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Don King: "You can't keep a good man down"

Bermane Stiverne (C) referee Jack Reiss (L) and promoter Don King pose for photos after Stiverne defeated Chris Arreola in their WBC Heavyweight Championship match at Galen Center on May 10, 2014 in Los Angeles, California.
Photo by Stephen Dunn/Getty Images

Don King once said, “You can’t keep a good man down” and at 82-years-old he is still living by that philosophy. King is back up, even though it is likely temporary.

Nobody understands the importance of a heavyweight title better than Don King. Some describe him as the “world’s greatest promoter” and he made a career as well as hundreds of millions of dollars by promoting numerous heavyweight champions of the world beginning in the 1970s straight into the new millennium. It has only been in the last six or seven years with the total dominance of the Klitschko brothers that King lost his grip on the heavyweights.

But now, King is back on the heavyweight scene. How long he stays there basically depends on the fortunes of Bermane Stiverne whom he promotes and who recently picked up the vacant WBC belt with his win over Chris Arreola.

King has blamed various entities on his being shut out of the heavyweight picture. He points the finger of blame at the suits of HBO and Showtime as well as at rival promoters and various managers. But the most significant factor which contributed to the sidelining of Don King has been the brothers Klitschko - Vitali and Wladimir - who both refused to work with him. There was a time when King courted both heavyweight champion brothers and even offered them $100 million to fight each other. There was another time when King, who knew the brothers were smart and artistic sorts, tried to impress them by playing the piano at one of his homes. When Vitali looked closer he saw that King was not playing at all but that a machine was actually manipulating the keys. They figured him as a con man.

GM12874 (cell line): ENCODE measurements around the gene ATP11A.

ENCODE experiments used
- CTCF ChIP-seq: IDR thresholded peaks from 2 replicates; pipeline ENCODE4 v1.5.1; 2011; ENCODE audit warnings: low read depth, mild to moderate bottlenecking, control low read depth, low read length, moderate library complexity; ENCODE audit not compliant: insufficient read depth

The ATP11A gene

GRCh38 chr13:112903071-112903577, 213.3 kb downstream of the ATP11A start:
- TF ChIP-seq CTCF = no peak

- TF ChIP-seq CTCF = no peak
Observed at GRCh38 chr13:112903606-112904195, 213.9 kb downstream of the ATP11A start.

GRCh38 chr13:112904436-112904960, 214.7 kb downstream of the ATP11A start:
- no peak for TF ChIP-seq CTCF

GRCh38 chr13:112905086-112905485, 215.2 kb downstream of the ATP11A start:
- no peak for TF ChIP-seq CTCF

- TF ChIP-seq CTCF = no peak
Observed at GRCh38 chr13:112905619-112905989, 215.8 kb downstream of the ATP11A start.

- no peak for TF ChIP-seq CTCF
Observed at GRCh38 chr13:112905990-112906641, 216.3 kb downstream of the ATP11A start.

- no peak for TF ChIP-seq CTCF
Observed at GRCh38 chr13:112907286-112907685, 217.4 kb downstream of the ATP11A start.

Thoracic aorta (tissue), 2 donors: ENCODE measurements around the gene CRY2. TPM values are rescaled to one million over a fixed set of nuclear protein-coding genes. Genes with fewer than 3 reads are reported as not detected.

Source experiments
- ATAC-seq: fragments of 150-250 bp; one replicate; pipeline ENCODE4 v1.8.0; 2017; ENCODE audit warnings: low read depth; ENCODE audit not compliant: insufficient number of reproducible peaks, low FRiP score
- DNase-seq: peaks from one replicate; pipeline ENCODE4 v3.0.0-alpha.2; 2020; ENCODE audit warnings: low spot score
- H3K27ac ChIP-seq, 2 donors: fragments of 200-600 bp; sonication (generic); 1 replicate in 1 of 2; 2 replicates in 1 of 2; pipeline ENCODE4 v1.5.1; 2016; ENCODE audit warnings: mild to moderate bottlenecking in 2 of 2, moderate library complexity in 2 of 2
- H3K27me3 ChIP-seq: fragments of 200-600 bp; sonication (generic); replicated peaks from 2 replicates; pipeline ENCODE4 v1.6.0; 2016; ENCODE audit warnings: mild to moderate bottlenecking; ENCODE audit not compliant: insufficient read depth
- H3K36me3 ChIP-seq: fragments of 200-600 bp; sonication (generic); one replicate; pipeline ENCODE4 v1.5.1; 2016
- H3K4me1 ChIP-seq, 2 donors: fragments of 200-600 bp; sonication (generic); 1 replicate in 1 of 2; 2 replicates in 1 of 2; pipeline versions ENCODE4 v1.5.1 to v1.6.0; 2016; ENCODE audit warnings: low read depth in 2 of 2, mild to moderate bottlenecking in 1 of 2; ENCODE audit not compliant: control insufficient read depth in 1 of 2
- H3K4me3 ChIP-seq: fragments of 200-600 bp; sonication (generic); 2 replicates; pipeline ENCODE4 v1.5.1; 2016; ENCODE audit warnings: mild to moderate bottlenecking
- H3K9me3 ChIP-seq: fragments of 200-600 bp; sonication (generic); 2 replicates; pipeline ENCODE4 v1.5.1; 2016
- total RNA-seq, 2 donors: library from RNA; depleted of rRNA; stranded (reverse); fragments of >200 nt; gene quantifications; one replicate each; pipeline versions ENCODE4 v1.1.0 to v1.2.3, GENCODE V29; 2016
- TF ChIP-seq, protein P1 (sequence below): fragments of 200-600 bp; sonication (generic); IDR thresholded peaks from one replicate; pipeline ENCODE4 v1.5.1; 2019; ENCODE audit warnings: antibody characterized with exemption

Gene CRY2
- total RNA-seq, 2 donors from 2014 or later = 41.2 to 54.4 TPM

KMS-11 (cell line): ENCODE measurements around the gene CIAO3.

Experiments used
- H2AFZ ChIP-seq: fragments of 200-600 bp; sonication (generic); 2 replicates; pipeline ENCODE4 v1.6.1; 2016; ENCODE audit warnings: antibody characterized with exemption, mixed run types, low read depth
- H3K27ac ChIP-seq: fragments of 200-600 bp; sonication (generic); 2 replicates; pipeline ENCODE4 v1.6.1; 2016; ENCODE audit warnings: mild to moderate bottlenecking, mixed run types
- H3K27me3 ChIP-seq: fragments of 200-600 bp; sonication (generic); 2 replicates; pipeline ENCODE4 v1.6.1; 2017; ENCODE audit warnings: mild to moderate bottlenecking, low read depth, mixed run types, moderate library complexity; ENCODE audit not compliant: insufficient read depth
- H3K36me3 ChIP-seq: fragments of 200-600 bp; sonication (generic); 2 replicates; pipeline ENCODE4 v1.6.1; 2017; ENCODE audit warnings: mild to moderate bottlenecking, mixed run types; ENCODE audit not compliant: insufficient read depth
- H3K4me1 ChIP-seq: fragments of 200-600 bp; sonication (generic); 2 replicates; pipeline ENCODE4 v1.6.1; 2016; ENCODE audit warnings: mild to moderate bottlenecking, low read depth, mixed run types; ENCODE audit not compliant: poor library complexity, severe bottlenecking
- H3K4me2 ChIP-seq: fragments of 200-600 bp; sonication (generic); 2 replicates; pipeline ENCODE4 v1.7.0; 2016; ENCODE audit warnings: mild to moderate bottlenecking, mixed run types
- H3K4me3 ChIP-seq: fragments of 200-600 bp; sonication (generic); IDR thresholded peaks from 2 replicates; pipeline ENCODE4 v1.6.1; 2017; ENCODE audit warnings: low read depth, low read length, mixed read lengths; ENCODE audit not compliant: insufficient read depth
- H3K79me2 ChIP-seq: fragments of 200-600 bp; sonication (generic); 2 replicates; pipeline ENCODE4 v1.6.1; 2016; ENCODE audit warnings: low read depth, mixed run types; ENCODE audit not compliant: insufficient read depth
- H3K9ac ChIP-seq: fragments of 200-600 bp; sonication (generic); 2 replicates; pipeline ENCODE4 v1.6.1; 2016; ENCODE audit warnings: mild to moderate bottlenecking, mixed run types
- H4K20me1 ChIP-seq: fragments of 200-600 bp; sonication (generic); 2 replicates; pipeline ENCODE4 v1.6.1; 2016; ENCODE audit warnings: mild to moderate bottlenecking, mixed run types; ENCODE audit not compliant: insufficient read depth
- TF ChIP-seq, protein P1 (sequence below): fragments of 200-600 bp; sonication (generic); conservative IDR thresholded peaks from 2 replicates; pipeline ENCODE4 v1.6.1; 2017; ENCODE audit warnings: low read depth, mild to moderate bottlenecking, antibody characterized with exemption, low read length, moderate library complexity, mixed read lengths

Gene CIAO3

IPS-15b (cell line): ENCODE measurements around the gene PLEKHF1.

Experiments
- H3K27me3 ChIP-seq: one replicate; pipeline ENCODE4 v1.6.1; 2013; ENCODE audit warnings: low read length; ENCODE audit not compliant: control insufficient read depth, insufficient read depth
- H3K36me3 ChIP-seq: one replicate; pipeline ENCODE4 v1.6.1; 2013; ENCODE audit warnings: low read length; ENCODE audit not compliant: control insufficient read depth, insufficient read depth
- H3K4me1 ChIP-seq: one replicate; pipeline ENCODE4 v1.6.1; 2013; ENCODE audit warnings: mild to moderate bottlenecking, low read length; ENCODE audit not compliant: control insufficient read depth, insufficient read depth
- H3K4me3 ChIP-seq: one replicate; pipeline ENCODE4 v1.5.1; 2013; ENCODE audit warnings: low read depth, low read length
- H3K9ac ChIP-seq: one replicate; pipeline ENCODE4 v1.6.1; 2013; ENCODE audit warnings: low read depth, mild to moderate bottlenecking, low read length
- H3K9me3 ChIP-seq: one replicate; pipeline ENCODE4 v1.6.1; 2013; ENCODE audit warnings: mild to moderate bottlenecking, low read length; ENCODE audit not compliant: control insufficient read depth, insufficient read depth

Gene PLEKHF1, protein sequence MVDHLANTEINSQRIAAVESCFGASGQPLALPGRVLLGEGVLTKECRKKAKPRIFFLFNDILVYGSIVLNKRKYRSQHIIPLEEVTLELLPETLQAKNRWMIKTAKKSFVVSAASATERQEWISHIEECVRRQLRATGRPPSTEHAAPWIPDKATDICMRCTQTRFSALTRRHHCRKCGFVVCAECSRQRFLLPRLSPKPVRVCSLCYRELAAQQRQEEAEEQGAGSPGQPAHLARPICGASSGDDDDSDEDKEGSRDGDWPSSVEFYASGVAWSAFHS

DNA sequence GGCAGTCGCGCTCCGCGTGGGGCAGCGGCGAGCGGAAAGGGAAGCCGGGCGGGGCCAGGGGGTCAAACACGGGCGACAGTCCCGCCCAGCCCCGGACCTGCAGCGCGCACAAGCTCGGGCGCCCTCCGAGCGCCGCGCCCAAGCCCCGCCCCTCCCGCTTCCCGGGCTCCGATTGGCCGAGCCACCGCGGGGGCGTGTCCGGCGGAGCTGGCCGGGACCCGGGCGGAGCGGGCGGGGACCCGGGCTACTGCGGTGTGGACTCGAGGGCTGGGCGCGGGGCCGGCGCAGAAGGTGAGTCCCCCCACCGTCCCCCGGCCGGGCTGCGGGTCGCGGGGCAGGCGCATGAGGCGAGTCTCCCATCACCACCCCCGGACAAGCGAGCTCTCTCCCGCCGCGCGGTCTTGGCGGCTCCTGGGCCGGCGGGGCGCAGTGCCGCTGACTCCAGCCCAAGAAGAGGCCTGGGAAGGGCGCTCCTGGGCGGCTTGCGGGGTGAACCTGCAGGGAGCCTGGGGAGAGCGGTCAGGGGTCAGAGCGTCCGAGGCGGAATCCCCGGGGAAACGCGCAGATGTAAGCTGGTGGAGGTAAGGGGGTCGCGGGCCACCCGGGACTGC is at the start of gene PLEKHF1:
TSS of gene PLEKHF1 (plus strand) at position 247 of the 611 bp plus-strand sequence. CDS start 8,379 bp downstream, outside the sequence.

But now that King is a fringe player and has one heavyweight titles back in his grasp (Wladimir Klitschko holds all the others) you can rest assured that he is going to do everything within his dwindling power to keep it as long as he can. At last week’s post-fight press conference it was King who rambled on for the better part of an hour about returning to the heavyweight mountaintop. Stiverne was muted.

Wladimir Klitshcko has expressed the desire to unify the titles as quickly as possible and face Stiverne immediately which is not a scenario that King embraces. There is also the mandatory title defense that Stiverne must make against #1 contender Deontay Wilder. King is not enamored with that idea either and said that his man is at least entitled to an optional title defense of his newly won title.

There was a time that King would have been able to cause havoc and chaos with his shenanigans. In other words, Stiverne would fight who King selected and the WBC would have acquiesced to his desires. These days that is probably not going to be the case. The balance of power has shifted away from King and into the hands of adviser Al Haymon, Golden Boy Promotions and Showtime. Since Wilder is aligned with that triumvirate and King is not – well, it appears as though Stiverne may just have to meet Wilder next.

There will also be no unification with Klitschko soon. The WBC’s President Mauricio Sulaiman released a statement via its website May 14 that in part read: “The desire of Wladimir Klitschko to become the absolute heavyweight champion of the world will have to hang fire... for the moment. Wladimir will have to wait for the title shot against current champion Bermane Stiverne, because he first has to face his mandatory rival. The agreements must be respected. We made that decision at the last Convention and Deontay Wilder is the mandatory challenger. So Bermane Stiverne has to face him first.”

If there is a way for that process to be circumnavigated you can bet Don King - with his hair standing on end - is currently searching for it.

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